When students register for courses which they wish to repeat, they must notify Online and Continuing Education at the time of registration.

Repetition of Passed Courses
Except for courses of a professional nature which regulations of a college may designate as being non-repeatable, students may repeat a course previously passed with a grade of "CD" or "D" within the provisions of the grade substitution rule cited above. When a previously passed course has been repeated within the provisions of this regulation, the cumulative grade-point average is appropriately corrected for the semester in which the course is repeated. When repeating a course for the purpose of grade substitution, if the grade for the repeated course is lower than the original grade, the repeated course grade shall not apply to the GPA and the original grade shall remain. When repeating a course outside of the grade substitution rule, both grades will count in the grade-point average. However, credit is never granted twice for a course which has been taken and passed and, subsequently, taken again and passed for the second time.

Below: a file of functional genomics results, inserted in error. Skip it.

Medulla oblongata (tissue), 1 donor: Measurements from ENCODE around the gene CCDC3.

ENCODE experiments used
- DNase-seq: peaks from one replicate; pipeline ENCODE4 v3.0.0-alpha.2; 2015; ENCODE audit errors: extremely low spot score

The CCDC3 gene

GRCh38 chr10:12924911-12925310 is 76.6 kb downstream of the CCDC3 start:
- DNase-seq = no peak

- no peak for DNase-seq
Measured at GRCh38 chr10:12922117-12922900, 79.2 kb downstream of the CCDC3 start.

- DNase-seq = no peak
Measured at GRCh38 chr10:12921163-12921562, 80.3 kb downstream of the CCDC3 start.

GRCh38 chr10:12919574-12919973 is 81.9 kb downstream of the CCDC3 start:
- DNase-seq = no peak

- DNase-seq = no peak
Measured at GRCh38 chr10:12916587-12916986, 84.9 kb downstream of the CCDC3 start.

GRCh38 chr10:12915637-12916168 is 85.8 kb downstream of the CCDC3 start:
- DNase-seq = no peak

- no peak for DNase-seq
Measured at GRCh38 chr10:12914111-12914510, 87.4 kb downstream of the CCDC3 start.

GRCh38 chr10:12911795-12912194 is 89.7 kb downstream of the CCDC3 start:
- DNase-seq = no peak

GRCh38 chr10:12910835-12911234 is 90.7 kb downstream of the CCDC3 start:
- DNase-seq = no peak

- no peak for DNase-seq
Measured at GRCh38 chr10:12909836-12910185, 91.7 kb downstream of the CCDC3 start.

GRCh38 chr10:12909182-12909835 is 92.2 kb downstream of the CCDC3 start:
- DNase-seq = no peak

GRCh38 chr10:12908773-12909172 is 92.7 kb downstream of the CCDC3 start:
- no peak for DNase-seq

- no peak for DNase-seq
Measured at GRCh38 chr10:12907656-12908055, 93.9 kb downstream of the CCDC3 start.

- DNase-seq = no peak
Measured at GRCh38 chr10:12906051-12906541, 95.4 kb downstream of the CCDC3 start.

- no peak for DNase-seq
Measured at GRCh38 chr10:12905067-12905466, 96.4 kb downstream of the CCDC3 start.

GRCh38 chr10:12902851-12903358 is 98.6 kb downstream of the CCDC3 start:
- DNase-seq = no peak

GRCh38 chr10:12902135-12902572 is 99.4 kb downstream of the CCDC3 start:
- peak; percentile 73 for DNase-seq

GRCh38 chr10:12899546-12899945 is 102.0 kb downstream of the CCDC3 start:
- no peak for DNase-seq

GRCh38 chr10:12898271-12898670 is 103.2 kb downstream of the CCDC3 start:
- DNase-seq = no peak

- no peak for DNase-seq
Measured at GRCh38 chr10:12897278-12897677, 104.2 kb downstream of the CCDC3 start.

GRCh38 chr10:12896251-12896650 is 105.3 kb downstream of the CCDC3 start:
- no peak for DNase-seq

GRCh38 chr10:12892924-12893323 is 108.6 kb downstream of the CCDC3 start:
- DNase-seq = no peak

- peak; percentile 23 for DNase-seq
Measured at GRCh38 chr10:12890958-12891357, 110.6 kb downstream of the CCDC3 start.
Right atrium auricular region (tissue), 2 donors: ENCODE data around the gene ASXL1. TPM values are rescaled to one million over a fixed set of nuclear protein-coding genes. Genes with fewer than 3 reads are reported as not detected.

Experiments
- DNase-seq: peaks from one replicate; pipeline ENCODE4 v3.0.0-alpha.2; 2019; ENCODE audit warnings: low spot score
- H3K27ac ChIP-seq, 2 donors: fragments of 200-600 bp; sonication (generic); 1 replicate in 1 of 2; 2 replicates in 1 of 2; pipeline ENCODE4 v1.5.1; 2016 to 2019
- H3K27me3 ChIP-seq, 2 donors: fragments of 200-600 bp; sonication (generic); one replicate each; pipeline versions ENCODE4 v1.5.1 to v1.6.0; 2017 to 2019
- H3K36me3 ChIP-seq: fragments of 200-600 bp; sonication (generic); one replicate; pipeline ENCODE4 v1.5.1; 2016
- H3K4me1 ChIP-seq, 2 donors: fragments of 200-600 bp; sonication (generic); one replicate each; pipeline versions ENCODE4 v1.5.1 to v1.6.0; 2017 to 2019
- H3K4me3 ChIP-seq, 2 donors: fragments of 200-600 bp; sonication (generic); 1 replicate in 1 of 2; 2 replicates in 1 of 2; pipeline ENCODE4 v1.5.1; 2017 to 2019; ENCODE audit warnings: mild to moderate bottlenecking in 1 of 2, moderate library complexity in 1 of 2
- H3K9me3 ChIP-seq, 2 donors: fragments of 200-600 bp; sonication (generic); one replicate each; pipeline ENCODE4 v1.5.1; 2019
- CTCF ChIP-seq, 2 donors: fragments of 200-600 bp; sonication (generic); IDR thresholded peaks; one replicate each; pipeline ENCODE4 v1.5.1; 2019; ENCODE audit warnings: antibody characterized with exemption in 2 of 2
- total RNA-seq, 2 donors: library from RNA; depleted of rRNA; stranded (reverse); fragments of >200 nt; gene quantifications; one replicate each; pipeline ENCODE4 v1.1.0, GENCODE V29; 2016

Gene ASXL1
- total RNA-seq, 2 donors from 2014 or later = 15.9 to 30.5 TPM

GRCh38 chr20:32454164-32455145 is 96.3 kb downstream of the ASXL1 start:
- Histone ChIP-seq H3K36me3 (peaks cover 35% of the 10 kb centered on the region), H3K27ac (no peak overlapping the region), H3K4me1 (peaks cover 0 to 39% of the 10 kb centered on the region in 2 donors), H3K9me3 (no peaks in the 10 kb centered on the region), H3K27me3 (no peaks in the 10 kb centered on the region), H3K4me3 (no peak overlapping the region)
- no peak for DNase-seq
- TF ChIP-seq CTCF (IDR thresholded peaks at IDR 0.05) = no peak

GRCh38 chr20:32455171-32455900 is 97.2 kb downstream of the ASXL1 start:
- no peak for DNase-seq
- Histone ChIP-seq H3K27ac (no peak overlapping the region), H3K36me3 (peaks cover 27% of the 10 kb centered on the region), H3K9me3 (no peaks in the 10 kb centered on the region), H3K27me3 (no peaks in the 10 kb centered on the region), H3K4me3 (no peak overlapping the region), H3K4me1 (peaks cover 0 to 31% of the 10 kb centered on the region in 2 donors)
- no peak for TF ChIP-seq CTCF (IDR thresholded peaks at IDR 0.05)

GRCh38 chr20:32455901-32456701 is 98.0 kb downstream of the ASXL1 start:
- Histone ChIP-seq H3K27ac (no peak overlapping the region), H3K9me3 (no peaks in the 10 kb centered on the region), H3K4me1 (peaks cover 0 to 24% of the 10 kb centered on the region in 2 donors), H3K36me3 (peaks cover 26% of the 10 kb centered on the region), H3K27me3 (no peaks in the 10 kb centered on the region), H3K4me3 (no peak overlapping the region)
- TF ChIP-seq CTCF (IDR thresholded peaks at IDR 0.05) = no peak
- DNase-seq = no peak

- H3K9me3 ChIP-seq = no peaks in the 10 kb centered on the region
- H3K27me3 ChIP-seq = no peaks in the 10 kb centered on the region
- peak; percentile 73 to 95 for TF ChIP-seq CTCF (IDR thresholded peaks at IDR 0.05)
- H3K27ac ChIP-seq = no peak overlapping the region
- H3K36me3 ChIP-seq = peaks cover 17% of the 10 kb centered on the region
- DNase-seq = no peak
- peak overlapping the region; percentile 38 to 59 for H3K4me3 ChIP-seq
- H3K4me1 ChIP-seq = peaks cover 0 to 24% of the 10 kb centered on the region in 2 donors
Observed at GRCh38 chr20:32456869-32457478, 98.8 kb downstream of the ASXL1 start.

Repetition of Transferred Courses
When competence is demonstrably inadequate, a student who has been granted transfer credit (and on this basis has been assigned to advanced courses for which the transferred course is a prerequisite) may be advised to repeat such transferred work at the University or to take a more elementary course than that which has been transferred.

Permission to repeat a transferred course is granted by filing an Academic Petition Form with the Director of Enrollment Management and Administration. Since credit may not be granted more than once for the completion of any course, a condition for filing such a petition is the simultaneous filing of a request to revoke recognition of the previously transferred course.